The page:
Wednesday, April 28, 2010

Why the Home & Garden Network Will Never Stop Here

It's the last week of the semester, and I'm suffering my usual angst and guilt over being stuck in the house with a stack of papers to grade while the yard and gardens run amok, threatening to grow, vine, spread and cover beyond my control. We're eating the first asparagus, the gooseberries are loaded with tiny sour fruit, the apple and apricot trees are in full bloom, and Ray has begun the weekly pied-piper mowing, trailed by a flock of 16 peacocks in full mating dance. But the snow shovels are still leaning against the house in our bewilderment over this sudden spring.

Out here in the country, we have only the brief illusion of domestication - turn your back, and you'll have yarrow-ringed tulips and creeping Jenny climbing your pant legs. We've long since given up the fantasy of a manicured showplace acreage. Now we only try to stave off a complete takeover. Here's an old poem that sums up my more realistic gardening philosophy...


This is no English tea garden, pal.
No fragile limp fuscia
edged in periwinkle ruffles,
no meandering crocus border,
wisteria draped over a pale trellis,
no painted wrought-iron bench
resting in the thick, damp shade.
No thin ivy dipping its compact buds
in a moss-blue wading pool,
dotted with alabaster cherubs and
creamy-white water lilies.

No sir, this is serious prairie stock.
Drought-resistant bush beans,
sixty quarts worth,
squared off in rotten railroad ties.
Screaming red Big Girl tomatoes
strung to chicken wire
with old support hose.
Hot jalapeƱo peppers splitting
in a sudden mud-splattering downpour—
a brief storm that somewhere washes out
a delicate, orderly flower bed.

Saturday, April 10, 2010

Anthony Hennings: The Backstory

One of my son’s friends was killed recently, Anthony Hennings. He was 24. Maybe because I’m a midlife woman, I can say with some authority, he was a baby. A baby.

The local paper and TV news, of course, have sensationalized his death by focusing not on the tragedy of a young man’s sudden exit from this world, but on the “alcohol-fueled argument” that led to his shooting (not clear if it was accidental or intentional yet). Maybe because I’m a product of the 70’s, I can say with some authority, we’ve ALL made bad choices in adolescence and young adulthood. If you haven’t, you’re lying.

I have no doubt that Anthony made some bad choices in his comet-brief life. And one of those bad choices got him killed. I want to take some responsibility for that, too. I’m part of a culture that teaches kids practically from birth—at least from the age when they can watch TV and hold a videogame controller—that violence is the ONLY conflict resolution. And with those same videogames, we’ve trained kids to be GOOD at that violence. And with TV, movies and games, we tell them over and over, that violence is cool, colorful, it’s okay, it’s a bazillion-dollar industry. Death is just so much bright red splatter on the screen, then you play again.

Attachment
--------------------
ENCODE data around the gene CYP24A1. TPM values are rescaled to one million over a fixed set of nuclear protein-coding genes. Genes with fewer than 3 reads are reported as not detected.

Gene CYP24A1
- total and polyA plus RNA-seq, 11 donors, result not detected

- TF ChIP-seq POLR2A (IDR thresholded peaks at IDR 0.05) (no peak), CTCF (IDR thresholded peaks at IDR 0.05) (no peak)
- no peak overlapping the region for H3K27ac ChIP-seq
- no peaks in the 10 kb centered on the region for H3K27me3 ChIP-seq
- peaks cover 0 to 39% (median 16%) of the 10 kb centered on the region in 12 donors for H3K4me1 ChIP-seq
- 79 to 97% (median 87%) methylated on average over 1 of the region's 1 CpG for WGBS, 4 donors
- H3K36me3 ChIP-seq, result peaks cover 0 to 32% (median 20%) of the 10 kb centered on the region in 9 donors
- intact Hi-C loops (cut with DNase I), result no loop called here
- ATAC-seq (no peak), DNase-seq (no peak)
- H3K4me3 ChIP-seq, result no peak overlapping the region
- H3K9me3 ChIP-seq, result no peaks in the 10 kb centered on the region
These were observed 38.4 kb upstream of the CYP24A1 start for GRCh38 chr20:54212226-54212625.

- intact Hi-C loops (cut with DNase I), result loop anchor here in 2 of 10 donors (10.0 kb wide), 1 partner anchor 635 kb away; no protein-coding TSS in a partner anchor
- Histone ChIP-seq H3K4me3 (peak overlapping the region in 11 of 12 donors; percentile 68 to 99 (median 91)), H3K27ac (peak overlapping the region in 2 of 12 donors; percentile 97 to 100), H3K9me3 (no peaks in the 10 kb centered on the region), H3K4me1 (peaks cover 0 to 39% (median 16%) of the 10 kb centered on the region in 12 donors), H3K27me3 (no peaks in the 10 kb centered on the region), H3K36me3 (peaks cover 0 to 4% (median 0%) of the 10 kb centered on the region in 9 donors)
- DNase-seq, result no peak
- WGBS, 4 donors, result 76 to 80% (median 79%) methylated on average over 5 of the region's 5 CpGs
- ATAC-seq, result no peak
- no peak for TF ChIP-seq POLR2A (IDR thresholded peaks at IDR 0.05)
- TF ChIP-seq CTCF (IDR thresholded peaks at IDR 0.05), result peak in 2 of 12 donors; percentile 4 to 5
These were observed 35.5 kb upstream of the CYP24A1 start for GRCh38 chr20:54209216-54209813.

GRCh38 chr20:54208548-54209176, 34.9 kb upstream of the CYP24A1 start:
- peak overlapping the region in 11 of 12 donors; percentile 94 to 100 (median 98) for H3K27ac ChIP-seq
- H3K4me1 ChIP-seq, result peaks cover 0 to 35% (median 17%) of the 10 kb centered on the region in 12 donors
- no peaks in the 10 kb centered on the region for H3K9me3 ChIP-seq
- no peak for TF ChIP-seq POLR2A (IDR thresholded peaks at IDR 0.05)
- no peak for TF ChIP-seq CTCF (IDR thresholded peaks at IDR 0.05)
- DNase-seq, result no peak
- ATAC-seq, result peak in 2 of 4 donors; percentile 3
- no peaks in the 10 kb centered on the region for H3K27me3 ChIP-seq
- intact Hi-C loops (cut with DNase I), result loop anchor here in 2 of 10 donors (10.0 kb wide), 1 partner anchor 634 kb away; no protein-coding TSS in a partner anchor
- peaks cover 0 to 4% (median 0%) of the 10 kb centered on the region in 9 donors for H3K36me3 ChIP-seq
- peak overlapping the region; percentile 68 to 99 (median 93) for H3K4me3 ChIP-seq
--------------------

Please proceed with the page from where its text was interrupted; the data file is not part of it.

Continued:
But in the sensationalistic “thrill seeking” that Anthony’s tragic end is generating in the press, the story of his life, the human-ness and humane-ness of a sweet, sometimes lost, kid is missing. I’ve known Anthony since he and my son were in sixth grade, and here’s what I will focus on as I remember him and honor his life…

When my son decided to be baptized at First English Lutheran Church in Lennox, Anthony, already baptized and confirmed in the church, sponsored him.

Along with several other Lennox skateboarders, Anthony helped in the fundraising and publicity that led us to getting a Tony Hawk Foundation grant, Lion’s Club help, and enough extra cash to build the skatepark in Lennox.

Anthony, my son and a few others built a skate ramp and rail on our sidewalk in Lennox. One day, the Argus Leader came to do a story on our park-building efforts. My son attempted a trick, fell, and broke his arm. Immediately, Anthony jumped up and ollied for the Argus photographer, who had the good sense to run Anthony’s picture and report on the park fundraising, not on my son’s mishap.

Anthony grew up in a home with his mom and younger sister, no dad around. The kids sort of raised each other while their mom worked to keep up their home in Lennox. Their mom died of breast cancer when Anthony was 22. If you think a kid’s done needing parents at 22, think again.

When we took the boys to Omaha for a weekend of skating and to go to the Henry Doorly Zoo, that bony, leggy little Anthony annoyed the zoo ostriches by doing a dead-on, nose-to-beak impression of them. He annoyed zookeepers by trying to feed the ostriches his snow-cone. I tried to be annoyed, too, but I couldn’t keep from cracking up.

More recently, when I ran into Anthony at a skateshop in SiouxFalls, he immediately hugged me and told me about his mom’s cancer. He asked how our lives were. He told me about his life. He talked about his mom and tried not to cry. In fact, EVERY time I ran into Anthony in these past four or five years, he’s hugged me, talked about his life, and asked about ours.

Five days ago he was skating with my son. He had a little tear in his jeans. By the time they were done skating, they were both laughing at the completely shredded leg of those jeans. I like that…they were laughing at something silly, like the kids they are. The kid Anthony was.

I’m wishing for Anthony another go-round, one that’s peaceful, one with two healthy, happy parents who enfold him in love and protection and direction that doesn’t end at 7 or at 22, one where alcohol and violence aren’t the remedies for pain and loneliness, one where he can laugh, fall in love and be loved in return. One where he can grow up.